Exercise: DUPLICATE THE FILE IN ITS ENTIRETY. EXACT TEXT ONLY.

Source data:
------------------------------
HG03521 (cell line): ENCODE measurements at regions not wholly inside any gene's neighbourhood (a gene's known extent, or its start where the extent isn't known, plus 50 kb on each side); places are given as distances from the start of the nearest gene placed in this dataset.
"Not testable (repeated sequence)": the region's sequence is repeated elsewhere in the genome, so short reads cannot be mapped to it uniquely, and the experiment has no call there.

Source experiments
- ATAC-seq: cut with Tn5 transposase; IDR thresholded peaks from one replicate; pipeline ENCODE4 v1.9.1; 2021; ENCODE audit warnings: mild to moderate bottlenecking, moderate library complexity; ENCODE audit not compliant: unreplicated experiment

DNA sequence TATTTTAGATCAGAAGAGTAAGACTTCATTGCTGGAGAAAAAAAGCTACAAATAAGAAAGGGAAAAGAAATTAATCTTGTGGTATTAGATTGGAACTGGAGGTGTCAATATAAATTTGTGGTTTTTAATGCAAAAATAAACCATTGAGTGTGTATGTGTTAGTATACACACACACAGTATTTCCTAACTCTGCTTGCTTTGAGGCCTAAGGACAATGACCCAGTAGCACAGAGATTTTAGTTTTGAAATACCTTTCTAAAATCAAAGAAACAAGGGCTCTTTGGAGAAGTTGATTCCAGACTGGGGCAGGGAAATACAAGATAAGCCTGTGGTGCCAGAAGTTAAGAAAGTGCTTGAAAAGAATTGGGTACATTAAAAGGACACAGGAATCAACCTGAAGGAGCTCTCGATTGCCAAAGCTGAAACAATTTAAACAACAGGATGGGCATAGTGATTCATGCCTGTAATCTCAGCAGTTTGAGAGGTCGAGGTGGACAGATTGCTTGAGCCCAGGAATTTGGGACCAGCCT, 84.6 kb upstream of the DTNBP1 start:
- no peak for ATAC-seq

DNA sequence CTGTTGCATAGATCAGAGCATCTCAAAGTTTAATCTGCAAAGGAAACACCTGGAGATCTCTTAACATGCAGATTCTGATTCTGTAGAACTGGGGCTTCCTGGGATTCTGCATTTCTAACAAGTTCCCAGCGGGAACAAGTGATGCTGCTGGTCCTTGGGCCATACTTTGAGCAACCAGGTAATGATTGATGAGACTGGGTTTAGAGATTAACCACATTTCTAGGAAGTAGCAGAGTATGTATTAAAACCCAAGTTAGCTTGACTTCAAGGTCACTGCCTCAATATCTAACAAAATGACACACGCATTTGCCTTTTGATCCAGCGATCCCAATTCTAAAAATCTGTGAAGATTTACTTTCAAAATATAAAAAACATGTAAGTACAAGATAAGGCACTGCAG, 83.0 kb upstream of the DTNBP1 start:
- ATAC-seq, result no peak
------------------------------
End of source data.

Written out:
HG03521 (cell line): ENCODE measurements at regions not wholly inside any gene's neighbourhood (a gene's known extent, or its start where the extent isn't known, plus 50 kb on each side); places are given as distances from the start of the nearest gene placed in this dataset.
"Not testable (repeated sequence)": the region's sequence is repeated elsewhere in the genome, so short reads cannot be mapped to it uniquely, and the experiment has no call there.

Source experiments
- ATAC-seq: cut with Tn5 transposase; IDR thresholded peaks from one replicate; pipeline ENCODE4 v1.9.1; 2021; ENCODE audit warnings: mild to moderate bottlenecking, moderate library complexity; ENCODE audit not compliant: unreplicated experiment

DNA sequence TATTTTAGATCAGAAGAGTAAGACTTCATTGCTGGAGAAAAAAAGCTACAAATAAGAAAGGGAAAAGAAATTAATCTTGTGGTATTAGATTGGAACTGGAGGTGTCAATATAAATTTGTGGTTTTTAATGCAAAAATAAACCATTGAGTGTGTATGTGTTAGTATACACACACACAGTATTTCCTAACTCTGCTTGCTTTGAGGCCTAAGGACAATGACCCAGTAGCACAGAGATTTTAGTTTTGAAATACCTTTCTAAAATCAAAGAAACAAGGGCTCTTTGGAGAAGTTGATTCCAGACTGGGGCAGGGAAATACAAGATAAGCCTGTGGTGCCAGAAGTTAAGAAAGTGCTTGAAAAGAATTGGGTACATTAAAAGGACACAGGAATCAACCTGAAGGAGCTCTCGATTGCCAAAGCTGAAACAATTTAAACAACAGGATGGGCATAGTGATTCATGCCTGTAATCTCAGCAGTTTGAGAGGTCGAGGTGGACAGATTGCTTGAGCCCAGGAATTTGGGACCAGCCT, 84.6 kb upstream of the DTNBP1 start:
- no peak for ATAC-seq

DNA sequence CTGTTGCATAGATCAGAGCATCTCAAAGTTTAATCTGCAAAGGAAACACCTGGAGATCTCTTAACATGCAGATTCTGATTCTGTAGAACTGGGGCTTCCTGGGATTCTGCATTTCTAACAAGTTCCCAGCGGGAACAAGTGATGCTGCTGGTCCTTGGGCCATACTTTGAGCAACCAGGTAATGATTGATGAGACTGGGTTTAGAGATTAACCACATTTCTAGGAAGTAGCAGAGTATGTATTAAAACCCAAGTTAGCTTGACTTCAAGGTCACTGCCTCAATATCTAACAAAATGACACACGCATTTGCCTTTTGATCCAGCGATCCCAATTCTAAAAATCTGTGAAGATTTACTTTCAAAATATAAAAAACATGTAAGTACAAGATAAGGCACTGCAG, 83.0 kb upstream of the DTNBP1 start:
- ATAC-seq, result no peak